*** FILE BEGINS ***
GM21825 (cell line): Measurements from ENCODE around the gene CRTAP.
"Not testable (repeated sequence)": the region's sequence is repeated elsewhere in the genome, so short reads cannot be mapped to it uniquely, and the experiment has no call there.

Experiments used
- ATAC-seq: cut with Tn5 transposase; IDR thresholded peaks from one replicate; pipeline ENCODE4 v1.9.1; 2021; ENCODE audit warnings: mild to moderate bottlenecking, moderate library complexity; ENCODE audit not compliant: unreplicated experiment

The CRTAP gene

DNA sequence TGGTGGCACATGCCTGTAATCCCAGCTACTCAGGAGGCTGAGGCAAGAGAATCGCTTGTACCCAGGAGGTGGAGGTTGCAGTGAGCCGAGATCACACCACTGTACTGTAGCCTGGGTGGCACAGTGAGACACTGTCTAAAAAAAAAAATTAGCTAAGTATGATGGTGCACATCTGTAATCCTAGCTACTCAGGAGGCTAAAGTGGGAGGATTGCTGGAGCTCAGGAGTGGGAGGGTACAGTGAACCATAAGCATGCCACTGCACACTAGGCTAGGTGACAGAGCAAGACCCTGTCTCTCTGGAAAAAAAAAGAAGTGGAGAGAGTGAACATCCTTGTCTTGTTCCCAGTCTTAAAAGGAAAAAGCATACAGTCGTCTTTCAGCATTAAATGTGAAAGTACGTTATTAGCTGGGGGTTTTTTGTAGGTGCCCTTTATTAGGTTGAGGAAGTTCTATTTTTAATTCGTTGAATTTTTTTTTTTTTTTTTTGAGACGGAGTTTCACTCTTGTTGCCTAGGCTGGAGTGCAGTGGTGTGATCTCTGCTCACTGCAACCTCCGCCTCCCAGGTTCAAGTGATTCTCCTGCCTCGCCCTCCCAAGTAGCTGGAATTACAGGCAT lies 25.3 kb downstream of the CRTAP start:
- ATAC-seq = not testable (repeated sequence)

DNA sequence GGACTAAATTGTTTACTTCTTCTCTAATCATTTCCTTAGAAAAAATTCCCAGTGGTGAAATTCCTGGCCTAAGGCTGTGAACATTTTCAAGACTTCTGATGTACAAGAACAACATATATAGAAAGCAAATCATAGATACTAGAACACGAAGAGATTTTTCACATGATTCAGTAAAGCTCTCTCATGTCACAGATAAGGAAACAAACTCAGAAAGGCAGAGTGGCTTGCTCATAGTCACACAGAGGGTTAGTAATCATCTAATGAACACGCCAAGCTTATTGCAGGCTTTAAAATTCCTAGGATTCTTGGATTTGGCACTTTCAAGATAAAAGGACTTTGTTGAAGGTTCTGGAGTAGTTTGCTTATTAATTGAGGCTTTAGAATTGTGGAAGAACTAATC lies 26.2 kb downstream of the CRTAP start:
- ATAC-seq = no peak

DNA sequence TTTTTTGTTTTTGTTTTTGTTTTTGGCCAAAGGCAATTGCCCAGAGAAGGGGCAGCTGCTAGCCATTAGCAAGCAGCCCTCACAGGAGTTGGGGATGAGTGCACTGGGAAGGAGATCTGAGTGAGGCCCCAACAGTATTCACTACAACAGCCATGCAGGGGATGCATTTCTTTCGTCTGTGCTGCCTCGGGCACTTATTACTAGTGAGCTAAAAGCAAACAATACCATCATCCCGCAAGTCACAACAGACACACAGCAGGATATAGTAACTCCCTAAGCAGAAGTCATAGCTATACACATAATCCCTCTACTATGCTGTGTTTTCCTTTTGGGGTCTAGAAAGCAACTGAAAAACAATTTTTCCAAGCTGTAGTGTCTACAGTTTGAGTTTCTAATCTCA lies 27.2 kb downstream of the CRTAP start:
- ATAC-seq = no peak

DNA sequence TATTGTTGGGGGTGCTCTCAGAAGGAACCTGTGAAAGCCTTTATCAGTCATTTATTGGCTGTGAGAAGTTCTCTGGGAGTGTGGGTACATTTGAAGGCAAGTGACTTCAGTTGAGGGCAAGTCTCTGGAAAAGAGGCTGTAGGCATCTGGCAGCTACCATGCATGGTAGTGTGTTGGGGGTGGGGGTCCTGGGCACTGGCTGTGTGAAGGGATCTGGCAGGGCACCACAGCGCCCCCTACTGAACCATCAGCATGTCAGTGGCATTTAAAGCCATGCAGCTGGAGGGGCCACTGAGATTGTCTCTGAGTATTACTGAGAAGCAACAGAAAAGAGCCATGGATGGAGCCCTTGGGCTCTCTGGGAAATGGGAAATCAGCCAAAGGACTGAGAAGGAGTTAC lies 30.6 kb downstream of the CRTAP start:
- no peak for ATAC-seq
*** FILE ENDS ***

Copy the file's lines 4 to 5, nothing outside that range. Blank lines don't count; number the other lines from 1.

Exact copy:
- ATAC-seq: cut with Tn5 transposase; IDR thresholded peaks from one replicate; pipeline ENCODE4 v1.9.1; 2021; ENCODE audit warnings: mild to moderate bottlenecking, moderate library complexity; ENCODE audit not compliant: unreplicated experiment

The CRTAP gene